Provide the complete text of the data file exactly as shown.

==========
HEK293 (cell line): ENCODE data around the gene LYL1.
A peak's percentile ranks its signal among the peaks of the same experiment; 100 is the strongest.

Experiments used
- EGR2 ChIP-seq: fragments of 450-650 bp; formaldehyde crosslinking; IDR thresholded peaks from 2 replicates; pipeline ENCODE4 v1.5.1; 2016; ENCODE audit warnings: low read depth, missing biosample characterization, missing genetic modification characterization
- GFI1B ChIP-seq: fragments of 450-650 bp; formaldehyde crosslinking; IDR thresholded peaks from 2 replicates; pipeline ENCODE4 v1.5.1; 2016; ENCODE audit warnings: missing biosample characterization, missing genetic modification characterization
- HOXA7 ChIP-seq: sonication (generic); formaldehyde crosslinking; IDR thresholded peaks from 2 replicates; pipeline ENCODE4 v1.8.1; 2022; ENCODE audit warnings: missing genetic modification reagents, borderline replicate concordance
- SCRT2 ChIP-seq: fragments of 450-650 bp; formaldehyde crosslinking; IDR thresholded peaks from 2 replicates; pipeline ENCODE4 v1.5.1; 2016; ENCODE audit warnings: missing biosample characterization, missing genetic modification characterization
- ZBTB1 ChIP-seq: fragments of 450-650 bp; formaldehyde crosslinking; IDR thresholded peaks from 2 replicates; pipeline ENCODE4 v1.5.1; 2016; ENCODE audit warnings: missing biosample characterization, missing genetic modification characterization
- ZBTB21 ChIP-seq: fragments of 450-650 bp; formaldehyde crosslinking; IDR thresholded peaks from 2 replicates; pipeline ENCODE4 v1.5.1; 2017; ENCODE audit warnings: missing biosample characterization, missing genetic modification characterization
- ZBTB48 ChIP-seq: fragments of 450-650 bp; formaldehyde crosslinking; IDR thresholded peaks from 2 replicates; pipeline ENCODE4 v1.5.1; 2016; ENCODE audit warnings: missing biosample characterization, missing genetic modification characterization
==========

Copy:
HEK293 (cell line): ENCODE data around the gene LYL1.
A peak's percentile ranks its signal among the peaks of the same experiment; 100 is the strongest.

Experiments used
- EGR2 ChIP-seq: fragments of 450-650 bp; formaldehyde crosslinking; IDR thresholded peaks from 2 replicates; pipeline ENCODE4 v1.5.1; 2016; ENCODE audit warnings: low read depth, missing biosample characterization, missing genetic modification characterization
- GFI1B ChIP-seq: fragments of 450-650 bp; formaldehyde crosslinking; IDR thresholded peaks from 2 replicates; pipeline ENCODE4 v1.5.1; 2016; ENCODE audit warnings: missing biosample characterization, missing genetic modification characterization
- HOXA7 ChIP-seq: sonication (generic); formaldehyde crosslinking; IDR thresholded peaks from 2 replicates; pipeline ENCODE4 v1.8.1; 2022; ENCODE audit warnings: missing genetic modification reagents, borderline replicate concordance
- SCRT2 ChIP-seq: fragments of 450-650 bp; formaldehyde crosslinking; IDR thresholded peaks from 2 replicates; pipeline ENCODE4 v1.5.1; 2016; ENCODE audit warnings: missing biosample characterization, missing genetic modification characterization
- ZBTB1 ChIP-seq: fragments of 450-650 bp; formaldehyde crosslinking; IDR thresholded peaks from 2 replicates; pipeline ENCODE4 v1.5.1; 2016; ENCODE audit warnings: missing biosample characterization, missing genetic modification characterization
- ZBTB21 ChIP-seq: fragments of 450-650 bp; formaldehyde crosslinking; IDR thresholded peaks from 2 replicates; pipeline ENCODE4 v1.5.1; 2017; ENCODE audit warnings: missing biosample characterization, missing genetic modification characterization
- ZBTB48 ChIP-seq: fragments of 450-650 bp; formaldehyde crosslinking; IDR thresholded peaks from 2 replicates; pipeline ENCODE4 v1.5.1; 2016; ENCODE audit warnings: missing biosample characterization, missing genetic modification characterization